Mindset's design was modular in many aspects. The top of the case had an opening to access its system bus, this allowed for the expansion module to plug into the main computer module to add memory and one or two disk drives. The Mindset was designed by several ex-Atari engineers like the Amiga 1000, another computer of the era with an advanced graphics subsystem and modular expandability. Jack Tramiel (forming TTL – Tramiel Technologies Limited) tried to buy Mindset's technology in Spring of 1984.
A dual 5.25" floppy drive module that sat above the main unit was available and part of the common sales configuration for the system. The module also included Expansion memory as well.
Mindset had dual front-mounted ROM cartridge ports with a locking knob on the left side of the main computer module to lock the ROM modules into place. The Mindset had the option (through its System Configuration Utility) to be able to select whether the system booted from left or right ROM carts, or disk drive. Cartridges could also contain CMOS RAM, which would be retained when unplugged by a battery in the cartridge case. Cartridges were envisioned to be a primary medium for software distribution on the Mindset, but sales of the system were too low for cartridges to be economical, and software was distributed on disk instead.
While released in 1984, models of the M1001 Mindset computer with BIOS ROM code 1.07 and earlier show a copyright notice of (c) 1983 Mindset Computer Corp.
The rear of the computer is equipped with the following ports:
- Audio left
- Composite out
- Channel 3/4 select wwitch
- RGB video
- EXT sync
- Aux in
- Aux out
The rear of the main computer module also has 3× 36 Pin Expansion bus slots.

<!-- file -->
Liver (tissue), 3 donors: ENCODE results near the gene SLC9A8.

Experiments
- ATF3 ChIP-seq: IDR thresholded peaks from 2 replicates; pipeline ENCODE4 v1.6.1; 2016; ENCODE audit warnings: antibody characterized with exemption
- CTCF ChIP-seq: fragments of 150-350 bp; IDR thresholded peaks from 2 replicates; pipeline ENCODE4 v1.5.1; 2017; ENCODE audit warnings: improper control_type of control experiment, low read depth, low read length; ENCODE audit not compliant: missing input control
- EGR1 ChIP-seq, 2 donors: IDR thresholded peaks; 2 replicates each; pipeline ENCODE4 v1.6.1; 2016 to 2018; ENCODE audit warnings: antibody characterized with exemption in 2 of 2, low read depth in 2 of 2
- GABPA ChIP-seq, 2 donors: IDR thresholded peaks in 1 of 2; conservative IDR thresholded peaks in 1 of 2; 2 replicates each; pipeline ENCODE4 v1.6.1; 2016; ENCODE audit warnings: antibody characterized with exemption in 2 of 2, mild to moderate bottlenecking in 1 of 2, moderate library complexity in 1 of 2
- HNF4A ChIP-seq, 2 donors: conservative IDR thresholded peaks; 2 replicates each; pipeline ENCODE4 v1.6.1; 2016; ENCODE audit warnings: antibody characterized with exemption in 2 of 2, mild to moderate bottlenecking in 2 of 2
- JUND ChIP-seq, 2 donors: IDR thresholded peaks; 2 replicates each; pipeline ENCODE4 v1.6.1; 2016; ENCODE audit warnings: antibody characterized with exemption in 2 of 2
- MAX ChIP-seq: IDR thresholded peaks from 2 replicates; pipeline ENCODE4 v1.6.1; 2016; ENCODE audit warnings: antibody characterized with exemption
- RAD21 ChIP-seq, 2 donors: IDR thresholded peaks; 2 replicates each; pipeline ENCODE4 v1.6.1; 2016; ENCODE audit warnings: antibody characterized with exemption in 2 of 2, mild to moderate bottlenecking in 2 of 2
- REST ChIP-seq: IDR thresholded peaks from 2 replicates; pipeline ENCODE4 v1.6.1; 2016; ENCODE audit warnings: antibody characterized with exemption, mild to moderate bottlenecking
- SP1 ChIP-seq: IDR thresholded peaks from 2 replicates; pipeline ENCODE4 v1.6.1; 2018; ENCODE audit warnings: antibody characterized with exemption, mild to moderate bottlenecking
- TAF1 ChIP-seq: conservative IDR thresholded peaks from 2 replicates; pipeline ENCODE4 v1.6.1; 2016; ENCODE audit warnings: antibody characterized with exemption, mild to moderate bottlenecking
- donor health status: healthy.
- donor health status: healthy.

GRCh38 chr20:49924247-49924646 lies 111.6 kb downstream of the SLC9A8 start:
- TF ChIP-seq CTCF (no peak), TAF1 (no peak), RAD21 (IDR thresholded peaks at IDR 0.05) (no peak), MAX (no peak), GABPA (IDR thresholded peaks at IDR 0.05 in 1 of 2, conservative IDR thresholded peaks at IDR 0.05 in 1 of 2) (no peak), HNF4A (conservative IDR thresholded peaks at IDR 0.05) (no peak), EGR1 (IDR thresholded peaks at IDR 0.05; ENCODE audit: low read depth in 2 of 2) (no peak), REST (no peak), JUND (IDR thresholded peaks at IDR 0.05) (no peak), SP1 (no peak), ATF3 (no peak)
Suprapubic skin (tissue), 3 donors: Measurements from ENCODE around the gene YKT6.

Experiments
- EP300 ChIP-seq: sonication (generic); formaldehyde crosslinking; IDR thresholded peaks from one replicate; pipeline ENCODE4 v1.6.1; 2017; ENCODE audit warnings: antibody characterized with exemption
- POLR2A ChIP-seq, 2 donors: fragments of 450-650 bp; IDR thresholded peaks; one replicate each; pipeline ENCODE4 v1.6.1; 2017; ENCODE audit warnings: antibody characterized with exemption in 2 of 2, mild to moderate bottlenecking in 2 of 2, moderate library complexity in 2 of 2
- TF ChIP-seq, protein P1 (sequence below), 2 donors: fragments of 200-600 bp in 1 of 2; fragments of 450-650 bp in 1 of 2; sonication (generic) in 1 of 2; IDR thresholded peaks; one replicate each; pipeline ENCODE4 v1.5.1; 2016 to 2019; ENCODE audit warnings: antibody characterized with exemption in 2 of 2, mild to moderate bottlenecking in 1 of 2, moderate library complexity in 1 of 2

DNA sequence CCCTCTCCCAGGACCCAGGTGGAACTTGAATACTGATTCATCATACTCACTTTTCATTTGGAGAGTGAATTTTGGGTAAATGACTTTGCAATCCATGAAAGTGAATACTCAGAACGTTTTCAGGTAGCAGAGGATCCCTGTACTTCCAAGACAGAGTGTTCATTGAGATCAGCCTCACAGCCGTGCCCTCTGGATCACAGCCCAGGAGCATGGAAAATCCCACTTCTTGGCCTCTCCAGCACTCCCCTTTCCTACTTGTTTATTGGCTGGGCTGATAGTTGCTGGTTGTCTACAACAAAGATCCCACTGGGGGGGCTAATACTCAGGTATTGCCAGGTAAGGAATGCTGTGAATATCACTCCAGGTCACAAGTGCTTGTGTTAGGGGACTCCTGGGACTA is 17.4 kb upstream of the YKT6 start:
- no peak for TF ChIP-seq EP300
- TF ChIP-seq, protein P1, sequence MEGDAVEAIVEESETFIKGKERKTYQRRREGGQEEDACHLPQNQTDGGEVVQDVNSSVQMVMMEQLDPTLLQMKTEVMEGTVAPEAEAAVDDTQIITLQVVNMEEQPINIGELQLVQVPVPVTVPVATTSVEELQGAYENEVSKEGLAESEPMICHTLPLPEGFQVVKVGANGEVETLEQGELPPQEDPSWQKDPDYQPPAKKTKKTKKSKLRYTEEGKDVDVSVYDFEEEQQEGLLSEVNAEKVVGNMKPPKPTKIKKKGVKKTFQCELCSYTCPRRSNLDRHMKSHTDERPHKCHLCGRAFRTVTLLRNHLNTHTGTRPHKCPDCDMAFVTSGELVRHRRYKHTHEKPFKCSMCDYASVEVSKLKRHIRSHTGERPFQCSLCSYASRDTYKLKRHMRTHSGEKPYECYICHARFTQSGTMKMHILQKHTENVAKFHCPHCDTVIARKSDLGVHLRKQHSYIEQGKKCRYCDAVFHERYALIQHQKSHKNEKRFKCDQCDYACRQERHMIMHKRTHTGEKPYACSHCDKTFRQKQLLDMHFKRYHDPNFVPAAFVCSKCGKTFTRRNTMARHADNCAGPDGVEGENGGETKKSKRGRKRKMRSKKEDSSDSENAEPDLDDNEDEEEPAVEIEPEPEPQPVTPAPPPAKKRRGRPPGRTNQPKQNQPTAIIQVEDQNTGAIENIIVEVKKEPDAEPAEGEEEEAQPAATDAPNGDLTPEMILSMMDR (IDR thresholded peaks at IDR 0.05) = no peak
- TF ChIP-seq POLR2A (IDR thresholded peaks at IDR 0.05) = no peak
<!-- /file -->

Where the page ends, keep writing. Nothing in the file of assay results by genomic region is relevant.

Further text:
The Dual Disk/Memory Expansion Unit adds an additional 3 36 Pin Expansion bus slots to the system.
- Dual Disk Drive / Memory Expansion Module
(Note: While no noticeable internal or external differences, some Dual Disk Drive/Memory Expansion modules are marked Model # M1003 and others have been found to be marked M1004)
- Parallel "Cartridge Module"
- Serial "Cartridge Module"
- Modem "Cartridge Module"
- 128 kb memory "Cartridge Module"
- Hard Drive System, consisting of an Interface "Cartridge Module" and HD loader on NVRAM cartridge
- Analog joystick
- Touch Tablet
- Video Fader
- "Sord's lap size, Zenith's compatibility, and Mindset's graphics mark new models". PC Magazine. May 1, 1984. p. 49.
- Anderson 1985, p. 50.
- "MOMA The Collection Robert Brunner, Mindset Personal Computer, 1983".
- "InfoWorld Mar 19 1984".
- Chin, Kathy (14 January 1985). "Arari Awash In Product Rumors". InfoWorld: 20.
- Zientara 1984, p. 43.
- Shea, Tom (7 May 1984). "Putting the computer on a pedestal". InfoWorld.
- Christopher, Tom (12 June 1984). "Mindset: Visually Boggling MS-DOS Compatible". PC Magazine: 47.
- McCarthy, Michael (25 February 1985). "Corvus Cuts Price, Mindset Cuts Staff". InfoWorld: 15.
- McGeever, Christine (9 September 1985). "Mindset Asks Chapter 11 Protection". InfoWorld: 10.
- Anderson 1985, p. 50: "However, perhaps because the Mindset has failed to set the industry on fire, our version of GW-Basic arrived on disk rather than ROM. It seems unlikely to me that new ROM software is likely to appear for the machine, let alone costly CMOS RAM cartridges."
- Anderson, John (February 1985). "Mindset micro; pushing the envelope, or whatever happened to innovation?". Creative Computing: 50.
- "Stylish Graphics Lead PC Parade". PC News: 49. 1 May 1984.
- Mace, Scott (19 March 1984). "The Mindset Computer". InfoWorld: 20–22.
- Lima, Tony (13 August 1984). "Mindset: A versatile IBM PC compatible with excellent graphics". InfoWorld: 54–56.
- Zientara, Marguerite (17 September 1984). "Cheap Chips: Will graphics be the next market to explode?". InfoWorld: 43–44.